YUDE-LEYB TOYBMAN (October 23, 1894-December 4, 1960)
He was born in Proskurov, Ukraine, into a rabbinical family. He studied in religious primary school, yeshivas, and later at Kiev University. He was active in the Zionist movement. Over the years 1918-1920, he lived in Odessa, later decamping for Bucharest. In 1921 he moved to Israel. On several occasions he traveled from there to Europe and the United States on behalf of immigration to Israel. He began writing for Unzer lebn (Our life) in Odessa in 1916, and in Hebrew for the periodical Barkai (Morning star) in 1918 in Odessa. In Romania he was co-editor of the Zionist weekly in Romanian, Hateḥiya (Revival [its Hebrew title]), and he was a regular contributor to Der id (The Jew) in Czernowitz (1920-1921). He contributed articles on a variety of issues, among them Jewish humor, to: Hashiloaḥ (The shiloah), in Jerusalem; and Haarets (The land) and Davar (Word) in Tel Aviv; among others. From 1940 he was an internal contributor to Hatsofe (The spectator), in which he published, among other items, reportage pieces concerned with Jewish life behind the Iron Curtain. He also wrote under the pen name: Y. L. Yonasn. He died in Tel Aviv.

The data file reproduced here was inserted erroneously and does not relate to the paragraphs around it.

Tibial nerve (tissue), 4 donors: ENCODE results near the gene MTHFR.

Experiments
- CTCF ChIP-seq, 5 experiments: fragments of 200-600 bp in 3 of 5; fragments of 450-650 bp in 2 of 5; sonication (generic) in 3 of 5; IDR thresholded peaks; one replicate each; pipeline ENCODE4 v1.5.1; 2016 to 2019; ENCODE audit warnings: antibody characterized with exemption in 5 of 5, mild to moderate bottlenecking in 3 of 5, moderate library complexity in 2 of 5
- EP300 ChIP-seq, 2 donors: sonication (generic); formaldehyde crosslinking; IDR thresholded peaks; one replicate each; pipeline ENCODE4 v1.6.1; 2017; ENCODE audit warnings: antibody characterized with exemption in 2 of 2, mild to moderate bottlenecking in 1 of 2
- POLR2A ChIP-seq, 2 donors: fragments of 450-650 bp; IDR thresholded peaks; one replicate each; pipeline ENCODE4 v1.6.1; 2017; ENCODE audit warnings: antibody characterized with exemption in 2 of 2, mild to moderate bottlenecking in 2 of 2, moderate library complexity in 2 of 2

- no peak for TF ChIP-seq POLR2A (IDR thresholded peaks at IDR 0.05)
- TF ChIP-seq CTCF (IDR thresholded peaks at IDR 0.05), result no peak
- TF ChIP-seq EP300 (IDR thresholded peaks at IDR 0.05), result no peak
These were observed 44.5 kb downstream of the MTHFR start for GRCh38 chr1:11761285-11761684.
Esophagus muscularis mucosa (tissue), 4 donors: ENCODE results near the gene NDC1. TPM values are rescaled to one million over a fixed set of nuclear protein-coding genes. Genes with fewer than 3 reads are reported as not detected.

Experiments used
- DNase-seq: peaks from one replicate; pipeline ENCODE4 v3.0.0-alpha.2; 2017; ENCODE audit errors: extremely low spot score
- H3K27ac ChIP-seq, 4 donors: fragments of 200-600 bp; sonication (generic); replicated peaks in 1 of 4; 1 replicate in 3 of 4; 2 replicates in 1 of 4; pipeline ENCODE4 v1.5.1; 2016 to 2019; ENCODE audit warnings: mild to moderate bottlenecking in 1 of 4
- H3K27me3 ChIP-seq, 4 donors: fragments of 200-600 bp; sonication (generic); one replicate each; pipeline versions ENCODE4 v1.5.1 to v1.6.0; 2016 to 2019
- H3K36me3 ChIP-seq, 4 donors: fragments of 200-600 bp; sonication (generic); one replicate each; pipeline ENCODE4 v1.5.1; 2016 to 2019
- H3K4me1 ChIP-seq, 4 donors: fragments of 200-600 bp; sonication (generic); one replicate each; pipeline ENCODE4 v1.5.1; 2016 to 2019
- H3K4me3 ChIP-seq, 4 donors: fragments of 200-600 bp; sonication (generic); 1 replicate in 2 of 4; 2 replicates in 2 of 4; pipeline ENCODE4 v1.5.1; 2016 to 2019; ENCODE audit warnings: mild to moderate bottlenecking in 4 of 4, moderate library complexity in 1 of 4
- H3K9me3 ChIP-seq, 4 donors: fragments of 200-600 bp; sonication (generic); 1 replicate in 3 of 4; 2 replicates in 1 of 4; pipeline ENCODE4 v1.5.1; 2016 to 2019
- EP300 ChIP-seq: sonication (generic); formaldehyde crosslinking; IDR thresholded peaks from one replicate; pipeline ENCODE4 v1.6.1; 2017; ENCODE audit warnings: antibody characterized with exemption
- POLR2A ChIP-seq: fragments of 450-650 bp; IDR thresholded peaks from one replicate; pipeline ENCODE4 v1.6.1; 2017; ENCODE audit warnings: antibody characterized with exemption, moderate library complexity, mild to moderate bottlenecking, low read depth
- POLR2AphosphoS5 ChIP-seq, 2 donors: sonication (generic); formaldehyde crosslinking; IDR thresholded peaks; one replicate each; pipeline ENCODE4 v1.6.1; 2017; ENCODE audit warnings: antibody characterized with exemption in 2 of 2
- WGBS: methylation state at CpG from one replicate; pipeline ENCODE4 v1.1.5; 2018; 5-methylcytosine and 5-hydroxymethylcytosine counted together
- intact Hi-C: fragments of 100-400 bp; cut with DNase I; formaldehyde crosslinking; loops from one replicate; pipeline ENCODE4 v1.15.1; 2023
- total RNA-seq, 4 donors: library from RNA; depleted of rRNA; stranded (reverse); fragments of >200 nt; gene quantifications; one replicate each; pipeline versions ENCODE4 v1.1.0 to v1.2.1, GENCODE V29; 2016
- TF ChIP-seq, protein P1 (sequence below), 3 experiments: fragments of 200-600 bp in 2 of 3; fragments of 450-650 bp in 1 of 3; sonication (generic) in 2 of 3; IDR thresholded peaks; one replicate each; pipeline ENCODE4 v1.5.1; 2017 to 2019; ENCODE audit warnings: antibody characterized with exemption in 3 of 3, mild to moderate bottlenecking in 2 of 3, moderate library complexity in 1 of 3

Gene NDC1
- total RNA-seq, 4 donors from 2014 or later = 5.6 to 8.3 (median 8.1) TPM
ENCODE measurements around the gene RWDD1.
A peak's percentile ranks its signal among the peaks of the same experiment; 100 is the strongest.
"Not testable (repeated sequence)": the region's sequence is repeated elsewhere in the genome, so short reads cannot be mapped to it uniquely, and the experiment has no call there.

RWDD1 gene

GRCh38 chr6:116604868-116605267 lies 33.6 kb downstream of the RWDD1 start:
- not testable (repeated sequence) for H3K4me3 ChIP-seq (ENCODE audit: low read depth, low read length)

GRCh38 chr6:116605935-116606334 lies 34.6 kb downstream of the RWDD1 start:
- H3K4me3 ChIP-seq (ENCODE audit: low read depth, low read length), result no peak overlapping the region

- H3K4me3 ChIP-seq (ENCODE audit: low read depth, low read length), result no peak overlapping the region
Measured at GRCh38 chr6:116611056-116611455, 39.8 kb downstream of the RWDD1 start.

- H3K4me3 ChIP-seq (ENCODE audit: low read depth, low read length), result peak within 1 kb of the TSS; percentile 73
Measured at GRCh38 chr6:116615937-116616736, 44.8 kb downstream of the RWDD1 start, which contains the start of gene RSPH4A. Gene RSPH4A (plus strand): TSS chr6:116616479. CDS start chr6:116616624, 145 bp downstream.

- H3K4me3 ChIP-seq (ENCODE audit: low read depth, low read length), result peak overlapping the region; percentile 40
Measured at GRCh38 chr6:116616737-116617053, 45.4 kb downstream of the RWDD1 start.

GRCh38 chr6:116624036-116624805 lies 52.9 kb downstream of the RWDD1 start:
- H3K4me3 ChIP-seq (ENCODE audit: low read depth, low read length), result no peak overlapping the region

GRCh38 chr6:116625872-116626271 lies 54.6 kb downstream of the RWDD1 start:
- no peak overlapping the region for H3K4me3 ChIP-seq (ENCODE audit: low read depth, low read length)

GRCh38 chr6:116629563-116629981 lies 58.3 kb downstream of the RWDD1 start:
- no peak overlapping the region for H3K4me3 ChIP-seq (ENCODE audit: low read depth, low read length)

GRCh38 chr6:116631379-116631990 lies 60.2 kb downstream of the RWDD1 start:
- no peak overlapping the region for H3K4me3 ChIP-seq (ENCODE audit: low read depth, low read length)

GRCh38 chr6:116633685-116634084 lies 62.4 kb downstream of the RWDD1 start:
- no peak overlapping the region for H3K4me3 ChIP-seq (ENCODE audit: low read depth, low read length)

Sources: D. Tidhar, in Entsiklopedyah leḥalutse hayishuv uvonav (Encyclopedia of the founders and builders of Israel), vol. 1 (Tel Aviv, 1947), pp. 2511-12; E. Davidzon, Seḥok pinu (Laughter from the mouth) (Tel Aviv, 1951), p. 414; A. Fridman, in Lemerḥav (Tel Aviv) (January 3, 1961); G. Svet, in Hadoar (New York) (Tevet 18 [= January 6,] 1961).
Khayim Leyb Fuks